The R. Harold Harrison Distinguished Professorship was established through the generosity of the Luther and Susie Harrison Foundation to strengthen the CAES Department of Poultry Science. Immunologist Rami Dalloul is the first faculty member to hold the newly established professorship. (contributed photo) CAES News
The R. Harold Harrison Distinguished Professorship was established through the generosity of the Luther and Susie Harrison Foundation to strengthen the CAES Department of Poultry Science. Immunologist Rami Dalloul is the first faculty member to hold the newly established professorship. (contributed photo)
Rami Dalloul named first R. Harold Harrison Distinguished Professor in Poultry Science
Poultry immunologist Rami Dalloul has been named the R. Harold Harrison Distinguished Professor in Poultry Science at the University of Georgia’s College of Agricultural and Environmental Sciences (CAES).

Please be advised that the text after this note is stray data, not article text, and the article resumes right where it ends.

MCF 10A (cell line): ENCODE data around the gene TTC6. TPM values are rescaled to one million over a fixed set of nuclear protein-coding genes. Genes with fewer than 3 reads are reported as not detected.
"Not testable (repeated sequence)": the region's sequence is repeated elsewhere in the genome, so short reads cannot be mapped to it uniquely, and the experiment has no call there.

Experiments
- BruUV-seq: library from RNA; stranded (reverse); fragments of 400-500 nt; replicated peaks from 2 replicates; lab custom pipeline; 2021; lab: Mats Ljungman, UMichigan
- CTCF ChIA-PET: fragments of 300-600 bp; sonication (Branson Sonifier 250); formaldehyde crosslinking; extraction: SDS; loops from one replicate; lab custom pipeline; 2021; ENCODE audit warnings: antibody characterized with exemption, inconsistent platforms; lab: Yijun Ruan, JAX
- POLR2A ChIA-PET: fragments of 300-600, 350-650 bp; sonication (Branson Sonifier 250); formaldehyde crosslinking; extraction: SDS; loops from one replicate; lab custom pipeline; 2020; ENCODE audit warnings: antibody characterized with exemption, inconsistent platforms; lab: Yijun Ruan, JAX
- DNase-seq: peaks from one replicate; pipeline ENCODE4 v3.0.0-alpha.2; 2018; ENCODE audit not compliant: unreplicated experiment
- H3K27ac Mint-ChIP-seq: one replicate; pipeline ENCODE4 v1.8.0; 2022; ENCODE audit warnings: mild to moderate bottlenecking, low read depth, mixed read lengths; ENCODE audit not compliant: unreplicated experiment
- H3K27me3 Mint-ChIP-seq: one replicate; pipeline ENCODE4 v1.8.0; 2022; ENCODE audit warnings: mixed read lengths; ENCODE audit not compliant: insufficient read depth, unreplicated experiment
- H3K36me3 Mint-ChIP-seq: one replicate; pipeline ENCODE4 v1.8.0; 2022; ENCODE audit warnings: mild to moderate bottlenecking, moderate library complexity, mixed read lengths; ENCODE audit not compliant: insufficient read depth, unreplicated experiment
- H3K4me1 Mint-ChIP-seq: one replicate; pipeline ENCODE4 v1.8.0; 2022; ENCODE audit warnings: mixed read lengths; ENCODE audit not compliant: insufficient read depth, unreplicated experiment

Wayne Hanna, left, and Brian Schwartz in a turfgrass research field at UGA-Tifton. (UGA photo taken by Dorothy Kozlowski/UGA in 2017) CAES News
Wayne Hanna, left, and Brian Schwartz in a turfgrass research field at UGA-Tifton. (UGA photo taken by Dorothy Kozlowski/UGA in 2017)
General Assembly recognizes UGA’s TifTuf bermudagrass
Earlier this spring, the Georgia General Assembly passed a pair of resolutions recognizing the University of Georgia-developed bermudagrass TifTuf.
Lettuce is grown under red LED lights at a research greenhouse. U.S. growers spend about $600 million per year on electricity for lighting in their greenhouses and plant factories. (Photo by Neil Mattson) CAES News
Lettuce is grown under red LED lights at a research greenhouse. U.S. growers spend about $600 million per year on electricity for lighting in their greenhouses and plant factories. (Photo by Neil Mattson)
Smarter energy usage is key to a greener future
LED lightbulbs, programmable thermostats, high-density insulation and electric vehicles — despite these innovations, about two-thirds of the energy produced in the U.S. is lost to inefficiencies, according to national studies. For scientists and economists who work on the barriers between people and a sustainable future, that’s a dire number, but modern data management is helping to reduce it.